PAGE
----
Avandia is back in the headlines as a pair of US senators have questioned the safety of GlaxoSmithKline’s diabetes drug and criticised the Food and Drug Administration for allowing an “unethical” trial comparing the treatment with Takeda’s Actos to proceed.

Max Baucus and Chuck Grassley have released the details of a Senate Finance committee report based on a two-year inquiry of Avandia (rosiglitazone). Investigators reviewed more than 250,000 pages of documents provided by GlaxoSmithKline, the FDA “and several research institutes” after the New England Journal of Medicine published a study in May 2007 warning of the possible cardiovascular risk of the drug.

In a letter to FDA Commissioner Margaret Hamburg, the senators claim that “the totality of evidence suggests that GSK was aware of the possible cardiac risks associated with Avandia years before such evidence became public”. They add that based on this knowledge, “GSK had a duty to sufficiently warn patients and the FDA of its concerns in a timely manner” but instead, company executives “intimidated independent physicians, focused on strategies to minimize findings that Avandia may increase cardiovascular risk, and sought ways to downplay findings that the rival drug Actos (pioglitazone) might reduce cardiovascular risk”.

The report also cites an analysis conducted by two FDA safety officials, David Graham and Kate Gelperin, conducted in October 2008 that “raises some alarms”. For instance, they wrote that there is “no evidence that rosiglitazone confers any unique health benefits over pioglitazone while there is strong evidence that rosiglitazone confers an increased risk of [heart attacks] and heart failure compared to pioglitazone”.

“Even more alarming”, claim the senators, the FDA officials concluded that “any proposed head-to-head trial of rosiglitazone versus pioglitazone would be unethical and exploitative.” However that trial, called TIDE, is currently recruiting patients and the senator have asked the Food and Drug Administration to describe what steps it has taken to protect patients in the study and why it is allowed to continue, “given that the FDA itself estimated that the drug caused approximately 83,000 excess heart attacks between 1999 and 2007”.

Sen Grassley said “there’s a real problem when FDA’s office that reviews drugs that are on the market is an unequal player in drug safety efforts”. He added that “it doesn’t make any sense to have these experts…under the thumb of the officials who approved the drug in the first place and have a natural interest in defending that decision”.

Sen Grassley concluded that the Avandia case “may be the most alarming example of the problem”, saying that the FDA and Congress “need to take every step possible to establish independence for post-market surveillance…it’s a matter of sound science and public safety. Americans have a right to know there are serious health risks associated with Avandia and GSK had a responsibility to tell them”.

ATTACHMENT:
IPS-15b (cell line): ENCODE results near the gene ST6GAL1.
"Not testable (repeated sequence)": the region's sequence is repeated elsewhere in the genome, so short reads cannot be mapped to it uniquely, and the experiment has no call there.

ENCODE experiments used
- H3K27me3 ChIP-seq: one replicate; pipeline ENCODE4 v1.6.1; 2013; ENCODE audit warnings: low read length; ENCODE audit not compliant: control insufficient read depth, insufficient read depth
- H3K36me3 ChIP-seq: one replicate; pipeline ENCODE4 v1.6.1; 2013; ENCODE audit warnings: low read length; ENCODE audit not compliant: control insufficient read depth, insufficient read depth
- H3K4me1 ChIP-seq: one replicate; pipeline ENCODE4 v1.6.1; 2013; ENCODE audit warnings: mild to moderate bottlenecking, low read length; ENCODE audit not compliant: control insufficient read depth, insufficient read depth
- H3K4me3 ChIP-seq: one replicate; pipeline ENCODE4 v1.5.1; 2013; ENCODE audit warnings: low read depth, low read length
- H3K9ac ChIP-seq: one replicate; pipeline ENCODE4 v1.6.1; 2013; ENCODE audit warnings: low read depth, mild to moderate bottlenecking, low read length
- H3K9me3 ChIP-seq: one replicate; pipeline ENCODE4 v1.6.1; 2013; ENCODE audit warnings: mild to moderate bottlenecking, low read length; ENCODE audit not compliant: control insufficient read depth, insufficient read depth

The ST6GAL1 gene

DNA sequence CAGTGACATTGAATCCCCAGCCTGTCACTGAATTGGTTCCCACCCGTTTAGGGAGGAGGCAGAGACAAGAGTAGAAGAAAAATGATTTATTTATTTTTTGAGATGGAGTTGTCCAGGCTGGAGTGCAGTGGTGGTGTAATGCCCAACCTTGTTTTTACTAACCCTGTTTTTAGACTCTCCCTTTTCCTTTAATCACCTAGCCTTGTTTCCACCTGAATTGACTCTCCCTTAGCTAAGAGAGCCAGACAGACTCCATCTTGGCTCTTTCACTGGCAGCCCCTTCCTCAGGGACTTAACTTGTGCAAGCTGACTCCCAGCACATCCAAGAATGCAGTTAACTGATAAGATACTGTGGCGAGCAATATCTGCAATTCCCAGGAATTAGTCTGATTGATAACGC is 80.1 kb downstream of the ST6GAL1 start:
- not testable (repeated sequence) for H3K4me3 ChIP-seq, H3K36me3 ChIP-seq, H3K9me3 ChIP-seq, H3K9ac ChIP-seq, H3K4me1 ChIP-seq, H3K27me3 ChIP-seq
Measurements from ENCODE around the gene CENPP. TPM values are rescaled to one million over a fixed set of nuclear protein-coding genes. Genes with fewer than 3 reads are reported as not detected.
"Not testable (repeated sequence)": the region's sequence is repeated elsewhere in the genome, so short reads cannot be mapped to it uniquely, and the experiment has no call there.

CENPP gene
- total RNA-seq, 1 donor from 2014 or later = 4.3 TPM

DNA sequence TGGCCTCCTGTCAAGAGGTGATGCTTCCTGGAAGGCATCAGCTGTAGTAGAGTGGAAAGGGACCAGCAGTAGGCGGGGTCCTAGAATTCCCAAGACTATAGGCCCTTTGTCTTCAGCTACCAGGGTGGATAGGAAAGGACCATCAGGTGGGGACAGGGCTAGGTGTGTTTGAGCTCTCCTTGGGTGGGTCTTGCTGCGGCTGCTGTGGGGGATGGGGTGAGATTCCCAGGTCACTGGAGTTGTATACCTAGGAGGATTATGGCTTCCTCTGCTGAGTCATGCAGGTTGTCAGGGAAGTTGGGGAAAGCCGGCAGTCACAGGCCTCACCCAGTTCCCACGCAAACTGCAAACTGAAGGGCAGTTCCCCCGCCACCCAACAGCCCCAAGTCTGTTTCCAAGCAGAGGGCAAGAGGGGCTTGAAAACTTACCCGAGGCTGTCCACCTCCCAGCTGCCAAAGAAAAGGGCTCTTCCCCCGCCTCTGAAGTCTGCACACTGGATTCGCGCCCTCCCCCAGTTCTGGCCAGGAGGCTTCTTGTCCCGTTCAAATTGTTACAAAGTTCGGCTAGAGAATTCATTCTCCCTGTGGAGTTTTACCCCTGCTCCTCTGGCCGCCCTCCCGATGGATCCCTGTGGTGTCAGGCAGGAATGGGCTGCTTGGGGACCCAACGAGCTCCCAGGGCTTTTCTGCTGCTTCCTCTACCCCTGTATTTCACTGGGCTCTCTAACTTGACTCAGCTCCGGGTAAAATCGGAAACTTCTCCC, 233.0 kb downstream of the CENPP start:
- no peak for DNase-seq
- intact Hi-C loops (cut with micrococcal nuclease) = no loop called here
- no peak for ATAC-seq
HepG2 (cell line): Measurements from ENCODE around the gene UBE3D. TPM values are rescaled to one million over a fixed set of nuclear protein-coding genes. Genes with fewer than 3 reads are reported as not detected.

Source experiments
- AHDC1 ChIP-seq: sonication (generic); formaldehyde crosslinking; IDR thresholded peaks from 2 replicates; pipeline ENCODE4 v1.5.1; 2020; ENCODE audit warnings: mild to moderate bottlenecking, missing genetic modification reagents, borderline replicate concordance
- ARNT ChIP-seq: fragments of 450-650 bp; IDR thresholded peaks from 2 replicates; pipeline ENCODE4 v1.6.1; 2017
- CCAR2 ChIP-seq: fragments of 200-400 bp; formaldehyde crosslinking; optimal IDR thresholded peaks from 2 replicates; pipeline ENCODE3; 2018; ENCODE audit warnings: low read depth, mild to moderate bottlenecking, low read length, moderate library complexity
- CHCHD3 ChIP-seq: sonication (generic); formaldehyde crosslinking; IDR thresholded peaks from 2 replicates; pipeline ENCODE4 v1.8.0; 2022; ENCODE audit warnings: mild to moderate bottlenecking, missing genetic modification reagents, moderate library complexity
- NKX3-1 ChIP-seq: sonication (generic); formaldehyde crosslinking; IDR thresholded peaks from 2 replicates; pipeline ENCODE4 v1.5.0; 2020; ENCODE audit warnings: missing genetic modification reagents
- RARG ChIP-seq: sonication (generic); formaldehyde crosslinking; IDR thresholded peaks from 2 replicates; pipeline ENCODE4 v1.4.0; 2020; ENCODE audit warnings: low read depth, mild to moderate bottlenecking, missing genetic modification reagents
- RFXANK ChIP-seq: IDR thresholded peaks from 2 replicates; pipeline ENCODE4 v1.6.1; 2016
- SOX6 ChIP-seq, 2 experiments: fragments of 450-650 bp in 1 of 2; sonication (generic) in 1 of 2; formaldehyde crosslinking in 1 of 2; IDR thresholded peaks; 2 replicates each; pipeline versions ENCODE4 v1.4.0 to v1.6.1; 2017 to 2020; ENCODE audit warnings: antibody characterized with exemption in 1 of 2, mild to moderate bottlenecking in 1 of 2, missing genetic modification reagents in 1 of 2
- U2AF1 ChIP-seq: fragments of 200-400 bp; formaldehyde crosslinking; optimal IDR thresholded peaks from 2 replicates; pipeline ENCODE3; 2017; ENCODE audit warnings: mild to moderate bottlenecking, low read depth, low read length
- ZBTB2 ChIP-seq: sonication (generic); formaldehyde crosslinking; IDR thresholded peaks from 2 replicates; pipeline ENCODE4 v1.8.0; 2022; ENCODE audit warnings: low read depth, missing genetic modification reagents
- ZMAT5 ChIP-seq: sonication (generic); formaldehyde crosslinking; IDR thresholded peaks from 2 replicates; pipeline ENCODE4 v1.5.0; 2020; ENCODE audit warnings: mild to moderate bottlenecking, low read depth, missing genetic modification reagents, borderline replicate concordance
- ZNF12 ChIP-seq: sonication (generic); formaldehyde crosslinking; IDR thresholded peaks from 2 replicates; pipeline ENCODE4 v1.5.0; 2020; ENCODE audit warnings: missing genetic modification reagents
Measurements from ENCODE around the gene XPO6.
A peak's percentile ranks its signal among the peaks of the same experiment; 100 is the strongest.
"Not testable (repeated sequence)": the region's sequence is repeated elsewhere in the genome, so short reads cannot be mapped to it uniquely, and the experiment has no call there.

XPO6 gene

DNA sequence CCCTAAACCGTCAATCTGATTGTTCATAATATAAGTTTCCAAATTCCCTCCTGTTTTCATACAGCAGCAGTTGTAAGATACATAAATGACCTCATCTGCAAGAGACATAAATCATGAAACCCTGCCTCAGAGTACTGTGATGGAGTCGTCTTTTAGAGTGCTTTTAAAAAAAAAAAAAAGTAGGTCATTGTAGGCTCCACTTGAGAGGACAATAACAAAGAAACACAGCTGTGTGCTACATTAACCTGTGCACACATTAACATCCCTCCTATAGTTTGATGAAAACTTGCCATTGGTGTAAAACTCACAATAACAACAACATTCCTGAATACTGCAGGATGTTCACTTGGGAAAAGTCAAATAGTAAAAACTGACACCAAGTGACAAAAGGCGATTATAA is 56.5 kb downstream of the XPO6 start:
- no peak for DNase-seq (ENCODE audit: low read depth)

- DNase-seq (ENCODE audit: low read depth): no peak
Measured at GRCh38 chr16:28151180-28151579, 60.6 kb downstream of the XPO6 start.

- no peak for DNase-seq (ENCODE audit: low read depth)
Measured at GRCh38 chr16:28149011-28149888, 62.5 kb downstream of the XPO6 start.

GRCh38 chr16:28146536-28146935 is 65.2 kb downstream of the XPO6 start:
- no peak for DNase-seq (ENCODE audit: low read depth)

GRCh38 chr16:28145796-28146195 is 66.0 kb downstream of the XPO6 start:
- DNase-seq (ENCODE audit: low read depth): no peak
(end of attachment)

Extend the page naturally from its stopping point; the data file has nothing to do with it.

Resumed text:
GSK has come out fighting saying the Senate report “are based on analyses that are not consistent with the rigorous scientific evidence supporting the safety of the drug”. The company adds that the report “cherry-picks information from documents, “which mischaracterises GSK’s comprehensive efforts to research Avandia and communicate those findings to regulators, physicians and patients”.

GSK goes on to say that “contrary to the assertions in the report, and consistent with the FDA-approved labelling, the scientific evidence simply does not establish that Avandia increases cardiovascular ischemic risk or causes myocardial ischemic events”. It adds that in the years since the FDA addressed these questions about the cardiovascular safety of rosiglitazone, “seven large, prospective, randomised, clinical trials have reported results” and none of these studies, “which remain the gold standard for evaluating scientific and medical questions”, show a statistically significant association between the drug and heart attacks or other ischemic cardiovascular events.

As for TIDE, the protocol has also been approved” by an independent review board and appropriate safety boards”, GSK said, concluding that “it does not condone any effort to silence scientific debate”. However, when it believes that “statements made by others don’t accurately present information on its products or its actions, GSK corrects inaccuracies and misstatements”.

As for Commissoner Hamburg, she said she is waiting for the recommendations of an advisory committee looking at Avandia and meanwhile, “I am reviewing the inquiry made by Sens Baucus and Grassley and I am reaching out to ensure that I have a complete understanding and awareness of all of the data and issues involved.”